Writer: Tsugumi Ohba
Illustrator: Takeshi Obata
English publisher: Viz Media
Genre: Shonen, psychological thriller, supernatural, detective fiction
Rating: T+ (older teens and adults)
Release date: October 10, 2005
Note: All manga illustrations come from fan-translated scans. The dialogue itself is not the same as the official version and differs slightly.
Originally introduced in the Weekly Shonen Jump, the Death Note manga eventually went on to become a commercial success—amassing over 26 million dollars from manga sales alone. The financial victory of the manga drove the franchise to spawn an anime adaptation, a series of live-action films, and more.
Among anime viewers and manga readers, the image of the black, supernatural notebook has become a symbol synonymous with the psychological thrill-ride that is Death Note. In this series of reviews, let’s take a look under that blackened cover and see what lies beneath.
The life of a death god is a dull life, indeed. Blessed—or cursed, perhaps—to live for eternity in a bland, listless netherworld, the shinigami (death gods) whittle away their meaningless existences through half-baked entertainment. Aside from writing the occasional human name in their Death Notes in order to prolong their shinigami life-spans, the death gods feel that they have little purpose.
Enter Light Yagami, a top-of-the-class, honor-roll student in Japan. Facing his own sense of boredom—the constant expectations, the same classes and lectures, the sinfulness of humanity—Light finds himself staring out the classroom window in deep thought, just in time to see the Death Note fall to the lawn outside. His curiosity peaked, Light takes the notebook home with him and soon becomes engrossed by its intricacies. The Death Note contains an entire set of rules, with the main premise being: “The human whose name is written in this note shall die.”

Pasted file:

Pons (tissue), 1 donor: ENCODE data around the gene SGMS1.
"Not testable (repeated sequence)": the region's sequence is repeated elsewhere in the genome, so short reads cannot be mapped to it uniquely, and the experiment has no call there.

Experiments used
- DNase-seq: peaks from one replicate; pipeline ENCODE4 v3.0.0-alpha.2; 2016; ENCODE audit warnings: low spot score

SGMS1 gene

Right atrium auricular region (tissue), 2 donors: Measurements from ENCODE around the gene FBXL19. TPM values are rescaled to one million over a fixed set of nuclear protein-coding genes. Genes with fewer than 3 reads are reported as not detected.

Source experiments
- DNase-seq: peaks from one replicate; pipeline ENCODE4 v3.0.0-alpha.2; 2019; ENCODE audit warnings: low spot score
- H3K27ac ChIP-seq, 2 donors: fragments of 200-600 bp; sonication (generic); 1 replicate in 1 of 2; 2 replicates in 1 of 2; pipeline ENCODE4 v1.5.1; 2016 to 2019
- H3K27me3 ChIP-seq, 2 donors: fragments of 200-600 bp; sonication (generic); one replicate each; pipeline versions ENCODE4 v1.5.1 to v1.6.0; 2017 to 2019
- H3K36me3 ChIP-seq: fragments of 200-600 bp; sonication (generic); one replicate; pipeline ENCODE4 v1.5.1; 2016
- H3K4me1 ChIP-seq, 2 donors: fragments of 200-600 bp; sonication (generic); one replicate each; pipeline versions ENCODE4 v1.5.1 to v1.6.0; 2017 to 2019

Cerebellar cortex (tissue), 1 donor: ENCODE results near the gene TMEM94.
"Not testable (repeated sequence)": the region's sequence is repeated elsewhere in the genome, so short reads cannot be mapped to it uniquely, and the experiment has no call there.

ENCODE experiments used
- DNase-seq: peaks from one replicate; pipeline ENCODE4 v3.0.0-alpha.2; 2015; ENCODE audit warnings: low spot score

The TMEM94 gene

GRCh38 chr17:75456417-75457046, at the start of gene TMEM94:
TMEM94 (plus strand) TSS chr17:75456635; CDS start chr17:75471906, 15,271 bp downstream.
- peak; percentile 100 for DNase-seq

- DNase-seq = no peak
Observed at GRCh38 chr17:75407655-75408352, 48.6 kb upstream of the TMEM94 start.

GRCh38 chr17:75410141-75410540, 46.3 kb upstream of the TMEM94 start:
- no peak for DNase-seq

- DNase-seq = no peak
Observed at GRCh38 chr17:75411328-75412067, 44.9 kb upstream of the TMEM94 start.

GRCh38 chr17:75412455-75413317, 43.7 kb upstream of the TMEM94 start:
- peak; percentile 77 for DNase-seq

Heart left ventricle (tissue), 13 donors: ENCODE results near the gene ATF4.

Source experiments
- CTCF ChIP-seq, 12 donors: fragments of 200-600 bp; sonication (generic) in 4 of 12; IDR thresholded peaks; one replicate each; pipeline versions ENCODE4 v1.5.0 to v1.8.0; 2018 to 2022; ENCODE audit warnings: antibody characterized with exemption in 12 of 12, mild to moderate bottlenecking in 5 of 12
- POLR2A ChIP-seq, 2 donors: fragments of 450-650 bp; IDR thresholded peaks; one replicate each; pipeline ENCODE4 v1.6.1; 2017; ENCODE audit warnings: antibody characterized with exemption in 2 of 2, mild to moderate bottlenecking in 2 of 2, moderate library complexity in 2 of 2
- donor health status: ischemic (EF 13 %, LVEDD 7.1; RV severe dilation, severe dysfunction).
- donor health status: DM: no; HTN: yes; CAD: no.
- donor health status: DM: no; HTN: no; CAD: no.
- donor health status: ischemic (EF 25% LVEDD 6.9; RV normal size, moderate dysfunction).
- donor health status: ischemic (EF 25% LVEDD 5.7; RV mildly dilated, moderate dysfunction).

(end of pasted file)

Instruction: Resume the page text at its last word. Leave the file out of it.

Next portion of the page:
Believing the notebook to be a prank, but overwhelmed by curiosity, Light writes the name of a criminal in the notebook. Forty seconds later, the man dies on live TV.
With the weight of the notebook’s legitimacy weighing down on him, Light makes the decision to use the Death Note to change the world, ridding the earth of crime and creating a utopia over which he can reign as a god.
But the mounting, unexplained criminal deaths quickly catch the eye of the Japanese police. Now accompanied by the shinigami, Ryuk, Light finds himself a suspect in the investigation.
Enter L, a mysterious detective able to miraculously solve even the most impossible cases. With a perfect crime-solving record, L makes it his mission to track down Light (now hailed as Kira by the populace) and bring him to justice.
As an adrenaline-laced chess match of killer-VS-detective begins to unfold, Light grows more and more corrupt under the influence of the Death Note’s absolute power. And only L—the man in the shadows—can put a stop to him.
Death Note is a drama of ethics. The entire story unfolds with many questions and almost no direct answers, allowing the reader to make their own conclusions about the actions of the characters.
From a Christian point-of-view, Death Note holds a lot of symbolic significance. The notebook itself is highly similar to the forbidden fruit in Genesis. Once Light accepts the forbidden Death Note and its power, he gains a new, corrupted perspective of the world and desires to become a god. Genesis 3:5 came to mind here: “The day ye eat thereof, then your eyes shall be opened, and ye shall be as gods, knowing good and evil.”
While the writer never condones, or disapproves of, Light’s actions, it’s clear that what he’s doing is wrong. Light begins to lose sleep over his choices and his peace vanishes. In his unease, he even begins to lose weight. There’s also an interesting scene where Light tells Ryuk of his plans to do away with criminals instantaneously, while using the power of the Death Note to methodically kill societal nuisances through disease. “I’ll make this world inhabited only by people I decide are good.”